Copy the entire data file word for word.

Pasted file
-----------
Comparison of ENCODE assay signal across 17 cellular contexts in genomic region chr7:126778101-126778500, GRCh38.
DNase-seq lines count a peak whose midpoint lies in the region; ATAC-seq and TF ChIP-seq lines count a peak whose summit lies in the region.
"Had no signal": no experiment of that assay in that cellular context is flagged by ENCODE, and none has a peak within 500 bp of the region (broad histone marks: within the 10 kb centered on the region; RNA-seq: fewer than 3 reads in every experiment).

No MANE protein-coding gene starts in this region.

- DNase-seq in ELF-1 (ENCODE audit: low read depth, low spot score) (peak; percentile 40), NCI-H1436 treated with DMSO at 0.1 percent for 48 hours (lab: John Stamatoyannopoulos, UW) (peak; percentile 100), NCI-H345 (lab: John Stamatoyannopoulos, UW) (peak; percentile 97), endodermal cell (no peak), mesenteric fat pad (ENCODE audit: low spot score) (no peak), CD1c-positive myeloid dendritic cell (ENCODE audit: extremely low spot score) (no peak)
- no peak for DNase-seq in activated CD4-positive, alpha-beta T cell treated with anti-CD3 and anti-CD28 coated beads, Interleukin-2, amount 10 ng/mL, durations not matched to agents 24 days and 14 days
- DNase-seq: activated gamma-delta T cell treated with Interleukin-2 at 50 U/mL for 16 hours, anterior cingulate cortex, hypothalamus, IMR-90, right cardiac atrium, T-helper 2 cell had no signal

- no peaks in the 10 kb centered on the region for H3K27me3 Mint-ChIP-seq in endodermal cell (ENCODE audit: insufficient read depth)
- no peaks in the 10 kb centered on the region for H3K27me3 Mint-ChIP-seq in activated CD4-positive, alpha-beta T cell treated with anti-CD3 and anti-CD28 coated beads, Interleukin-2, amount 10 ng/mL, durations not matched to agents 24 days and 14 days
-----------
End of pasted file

Comparison of ENCODE assay signal across 17 cellular contexts in genomic region chr7:126778101-126778500, GRCh38.
DNase-seq lines count a peak whose midpoint lies in the region; ATAC-seq and TF ChIP-seq lines count a peak whose summit lies in the region.
"Had no signal": no experiment of that assay in that cellular context is flagged by ENCODE, and none has a peak within 500 bp of the region (broad histone marks: within the 10 kb centered on the region; RNA-seq: fewer than 3 reads in every experiment).

No MANE protein-coding gene starts in this region.

- DNase-seq in ELF-1 (ENCODE audit: low read depth, low spot score) (peak; percentile 40), NCI-H1436 treated with DMSO at 0.1 percent for 48 hours (lab: John Stamatoyannopoulos, UW) (peak; percentile 100), NCI-H345 (lab: John Stamatoyannopoulos, UW) (peak; percentile 97), endodermal cell (no peak), mesenteric fat pad (ENCODE audit: low spot score) (no peak), CD1c-positive myeloid dendritic cell (ENCODE audit: extremely low spot score) (no peak)
- no peak for DNase-seq in activated CD4-positive, alpha-beta T cell treated with anti-CD3 and anti-CD28 coated beads, Interleukin-2, amount 10 ng/mL, durations not matched to agents 24 days and 14 days
- DNase-seq: activated gamma-delta T cell treated with Interleukin-2 at 50 U/mL for 16 hours, anterior cingulate cortex, hypothalamus, IMR-90, right cardiac atrium, T-helper 2 cell had no signal

- no peaks in the 10 kb centered on the region for H3K27me3 Mint-ChIP-seq in endodermal cell (ENCODE audit: insufficient read depth)
- no peaks in the 10 kb centered on the region for H3K27me3 Mint-ChIP-seq in activated CD4-positive, alpha-beta T cell treated with anti-CD3 and anti-CD28 coated beads, Interleukin-2, amount 10 ng/mL, durations not matched to agents 24 days and 14 days